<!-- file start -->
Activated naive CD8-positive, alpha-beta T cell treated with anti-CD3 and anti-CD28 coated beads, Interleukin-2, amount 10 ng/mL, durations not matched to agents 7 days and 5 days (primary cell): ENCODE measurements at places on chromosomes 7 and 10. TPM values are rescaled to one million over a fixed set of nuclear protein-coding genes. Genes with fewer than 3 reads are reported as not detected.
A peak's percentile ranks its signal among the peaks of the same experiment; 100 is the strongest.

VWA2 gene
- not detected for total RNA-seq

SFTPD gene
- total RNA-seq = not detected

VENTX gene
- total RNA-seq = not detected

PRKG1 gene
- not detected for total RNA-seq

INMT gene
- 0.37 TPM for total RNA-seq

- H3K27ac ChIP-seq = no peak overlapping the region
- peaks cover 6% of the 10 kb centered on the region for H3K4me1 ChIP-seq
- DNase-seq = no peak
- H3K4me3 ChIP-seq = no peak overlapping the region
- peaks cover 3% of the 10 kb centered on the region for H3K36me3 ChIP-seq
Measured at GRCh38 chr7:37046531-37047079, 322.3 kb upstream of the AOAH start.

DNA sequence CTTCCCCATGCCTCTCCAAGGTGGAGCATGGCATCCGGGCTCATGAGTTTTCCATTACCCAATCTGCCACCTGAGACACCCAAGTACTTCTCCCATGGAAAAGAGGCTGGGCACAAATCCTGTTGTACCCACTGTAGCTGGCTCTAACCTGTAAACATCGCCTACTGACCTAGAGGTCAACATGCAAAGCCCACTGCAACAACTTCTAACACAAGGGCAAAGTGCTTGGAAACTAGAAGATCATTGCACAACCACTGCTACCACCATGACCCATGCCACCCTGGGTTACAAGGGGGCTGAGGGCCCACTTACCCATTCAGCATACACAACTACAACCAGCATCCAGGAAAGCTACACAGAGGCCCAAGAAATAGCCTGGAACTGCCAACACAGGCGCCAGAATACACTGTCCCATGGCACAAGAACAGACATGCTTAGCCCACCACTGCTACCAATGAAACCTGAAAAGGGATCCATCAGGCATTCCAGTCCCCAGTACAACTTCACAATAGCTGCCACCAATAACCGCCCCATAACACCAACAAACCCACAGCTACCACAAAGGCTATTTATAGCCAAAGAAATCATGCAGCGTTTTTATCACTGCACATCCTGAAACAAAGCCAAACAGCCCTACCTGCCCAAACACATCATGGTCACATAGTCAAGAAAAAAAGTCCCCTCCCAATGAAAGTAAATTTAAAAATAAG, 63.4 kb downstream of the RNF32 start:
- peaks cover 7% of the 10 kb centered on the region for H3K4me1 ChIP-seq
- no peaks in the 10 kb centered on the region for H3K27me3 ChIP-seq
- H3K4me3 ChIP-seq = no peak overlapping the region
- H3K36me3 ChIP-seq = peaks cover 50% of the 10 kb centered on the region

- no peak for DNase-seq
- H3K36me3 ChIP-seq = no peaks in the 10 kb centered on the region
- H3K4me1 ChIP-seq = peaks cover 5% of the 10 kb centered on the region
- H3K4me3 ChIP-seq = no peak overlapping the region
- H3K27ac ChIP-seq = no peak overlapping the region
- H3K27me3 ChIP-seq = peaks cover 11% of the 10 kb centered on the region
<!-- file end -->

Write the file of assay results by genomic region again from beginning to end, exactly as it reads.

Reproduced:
Activated naive CD8-positive, alpha-beta T cell treated with anti-CD3 and anti-CD28 coated beads, Interleukin-2, amount 10 ng/mL, durations not matched to agents 7 days and 5 days (primary cell): ENCODE measurements at places on chromosomes 7 and 10. TPM values are rescaled to one million over a fixed set of nuclear protein-coding genes. Genes with fewer than 3 reads are reported as not detected.
A peak's percentile ranks its signal among the peaks of the same experiment; 100 is the strongest.

VWA2 gene
- not detected for total RNA-seq

SFTPD gene
- total RNA-seq = not detected

VENTX gene
- total RNA-seq = not detected

PRKG1 gene
- not detected for total RNA-seq

INMT gene
- 0.37 TPM for total RNA-seq

- H3K27ac ChIP-seq = no peak overlapping the region
- peaks cover 6% of the 10 kb centered on the region for H3K4me1 ChIP-seq
- DNase-seq = no peak
- H3K4me3 ChIP-seq = no peak overlapping the region
- peaks cover 3% of the 10 kb centered on the region for H3K36me3 ChIP-seq
Measured at GRCh38 chr7:37046531-37047079, 322.3 kb upstream of the AOAH start.

DNA sequence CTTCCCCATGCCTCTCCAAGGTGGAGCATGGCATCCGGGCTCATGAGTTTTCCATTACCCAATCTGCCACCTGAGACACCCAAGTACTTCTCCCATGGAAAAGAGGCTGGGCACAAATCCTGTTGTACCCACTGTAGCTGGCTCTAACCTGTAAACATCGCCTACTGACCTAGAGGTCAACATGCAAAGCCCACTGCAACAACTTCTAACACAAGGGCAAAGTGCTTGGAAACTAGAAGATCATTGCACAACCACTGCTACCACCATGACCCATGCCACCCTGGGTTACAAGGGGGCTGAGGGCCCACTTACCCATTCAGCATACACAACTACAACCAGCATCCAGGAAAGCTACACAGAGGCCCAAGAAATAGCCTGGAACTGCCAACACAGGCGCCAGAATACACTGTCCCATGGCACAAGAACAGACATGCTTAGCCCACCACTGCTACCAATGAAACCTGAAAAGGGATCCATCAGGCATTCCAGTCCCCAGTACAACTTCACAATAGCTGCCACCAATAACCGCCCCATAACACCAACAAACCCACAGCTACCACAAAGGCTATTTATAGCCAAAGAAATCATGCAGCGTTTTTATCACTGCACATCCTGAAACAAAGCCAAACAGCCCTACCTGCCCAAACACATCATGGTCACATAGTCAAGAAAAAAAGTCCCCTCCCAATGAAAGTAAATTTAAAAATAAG, 63.4 kb downstream of the RNF32 start:
- peaks cover 7% of the 10 kb centered on the region for H3K4me1 ChIP-seq
- no peaks in the 10 kb centered on the region for H3K27me3 ChIP-seq
- H3K4me3 ChIP-seq = no peak overlapping the region
- H3K36me3 ChIP-seq = peaks cover 50% of the 10 kb centered on the region

- no peak for DNase-seq
- H3K36me3 ChIP-seq = no peaks in the 10 kb centered on the region
- H3K4me1 ChIP-seq = peaks cover 5% of the 10 kb centered on the region
- H3K4me3 ChIP-seq = no peak overlapping the region
- H3K27ac ChIP-seq = no peak overlapping the region
- H3K27me3 ChIP-seq = peaks cover 11% of the 10 kb centered on the region